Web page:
As a further example, the prospective adherent of the Mevlevi Order would have been ordered to serve in the kitchens of a hospice for the poor for 1,001 days prior to being accepted for spiritual instruction, and a further 1,001 days in solitary retreat as a precondition of completing that instruction.[18]

Some teachers, especially when addressing more general audiences, or mixed groups of Muslims and non-Muslims, make extensive use of parable, allegory, and metaphor.[19] Although approaches to teaching vary among different Sufi orders, Sufism as a whole is primarily concerned with direct personal experience, and as such has sometimes been compared to other, non-Islamic forms of mysticism (e.g., as in the books of Seyyed Hossein Nasr).

Sufism, which is a general term for Muslim mysticism, sprang up largely in reaction against the worldliness which infected Islam when its leaders became the powerful and wealthy rulers of multitudes of people and were influenced by foreign cultures. Harun al-Rashid, eating off gold and silver, toying with a harem of scented beauties, surrounded by an impenetrable retinue of officials, eunuchs and slaves, was a far cry from the stern simplicity of an Umar, who lived in the modest house, wore patched clothes and could be approached by any of his followers.[20]

The typical early Sufi lived in a cell of a mosque and taught a small band of disciples. The extent to which Sufism was influenced by Buddhist and Hindu mysticism, and by the example of Christian hermits and monks, is disputed, but self-discipline and concentration on God quickly led to the belief that by quelling the self and through loving ardour for God it was possible to maintain a union with the divine in which the human self melted away.[20]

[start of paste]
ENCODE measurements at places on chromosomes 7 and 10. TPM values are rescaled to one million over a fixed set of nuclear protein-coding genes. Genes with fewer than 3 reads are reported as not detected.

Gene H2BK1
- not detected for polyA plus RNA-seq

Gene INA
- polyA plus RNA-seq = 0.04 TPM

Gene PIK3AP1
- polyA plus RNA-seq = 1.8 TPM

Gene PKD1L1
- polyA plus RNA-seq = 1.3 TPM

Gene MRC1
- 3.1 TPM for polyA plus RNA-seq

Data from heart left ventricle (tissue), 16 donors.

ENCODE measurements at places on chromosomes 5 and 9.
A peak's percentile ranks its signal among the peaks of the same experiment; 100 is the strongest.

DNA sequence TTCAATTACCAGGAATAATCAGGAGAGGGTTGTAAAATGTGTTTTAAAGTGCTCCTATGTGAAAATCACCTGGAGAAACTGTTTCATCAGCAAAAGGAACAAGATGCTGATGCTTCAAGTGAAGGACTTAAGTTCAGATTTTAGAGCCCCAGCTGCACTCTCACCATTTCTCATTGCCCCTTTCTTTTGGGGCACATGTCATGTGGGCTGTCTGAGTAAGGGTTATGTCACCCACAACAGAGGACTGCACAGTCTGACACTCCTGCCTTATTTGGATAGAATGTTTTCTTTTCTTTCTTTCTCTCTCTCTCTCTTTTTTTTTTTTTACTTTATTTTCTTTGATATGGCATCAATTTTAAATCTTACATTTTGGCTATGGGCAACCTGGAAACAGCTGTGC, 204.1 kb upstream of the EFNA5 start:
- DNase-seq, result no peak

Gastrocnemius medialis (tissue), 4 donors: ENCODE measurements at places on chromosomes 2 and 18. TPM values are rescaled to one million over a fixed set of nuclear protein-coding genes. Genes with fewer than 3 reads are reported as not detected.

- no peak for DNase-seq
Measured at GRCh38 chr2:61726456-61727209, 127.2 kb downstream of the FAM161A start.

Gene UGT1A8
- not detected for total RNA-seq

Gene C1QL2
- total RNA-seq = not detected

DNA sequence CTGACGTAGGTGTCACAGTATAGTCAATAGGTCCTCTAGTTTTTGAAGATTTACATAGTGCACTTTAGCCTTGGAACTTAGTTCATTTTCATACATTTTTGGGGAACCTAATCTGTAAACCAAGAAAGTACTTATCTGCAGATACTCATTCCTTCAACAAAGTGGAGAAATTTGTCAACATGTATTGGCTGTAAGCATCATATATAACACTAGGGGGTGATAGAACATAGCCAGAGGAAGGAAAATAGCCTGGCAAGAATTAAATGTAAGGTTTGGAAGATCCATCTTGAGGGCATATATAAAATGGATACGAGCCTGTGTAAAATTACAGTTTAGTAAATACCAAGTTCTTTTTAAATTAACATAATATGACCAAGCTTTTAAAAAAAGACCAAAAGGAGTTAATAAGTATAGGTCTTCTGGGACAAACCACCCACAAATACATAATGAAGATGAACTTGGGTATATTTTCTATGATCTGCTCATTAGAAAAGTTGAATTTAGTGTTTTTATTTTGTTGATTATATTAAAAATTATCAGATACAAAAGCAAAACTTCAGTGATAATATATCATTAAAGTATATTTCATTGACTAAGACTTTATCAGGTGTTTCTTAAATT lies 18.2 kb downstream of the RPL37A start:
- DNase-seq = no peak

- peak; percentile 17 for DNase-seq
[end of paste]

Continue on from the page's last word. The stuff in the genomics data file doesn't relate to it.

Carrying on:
History of Sufism

Origins

In its early stages of development Sufism effectively referred to nothing more than the internalization of Islam.[21] According to one perspective, it is directly from the Qur’an, constantly recited, meditated, and experienced, that Sufism proceeded, in its origin and its development.[22] Others have held that Sufism is the strict emulation of the way of Muhammad, through which the heart's connection to the Divine is strengthened.[23]

From the traditional Sufi point of view, the esoteric teachings of Sufism were transmitted from Muhammad to those who had the capacity to acquire the direct experiential gnosis of God, which was passed on from teacher to student through the centuries. Some of this transmission is summarized in texts, but most is not. Important contributions in writing are attributed to Uwais al-Qarni, Harrm bin Hian, Hasan Basri and Sayid ibn al-Mussib, who are regarded as the first Sufis in the earliest generations of Islam. Harith al-Muhasibi was the first one to write about moral psychology. Rabia Basri was a Sufi known for her love and passion for God, expressed through her poetry. Bayazid Bastami was among the first theorists of Sufism; he concerned himself with fanā and baqā, the state of annihilating the self in the presence of the divine, accompanied by clarity concerning worldly phenomena derived from that perspective.[24]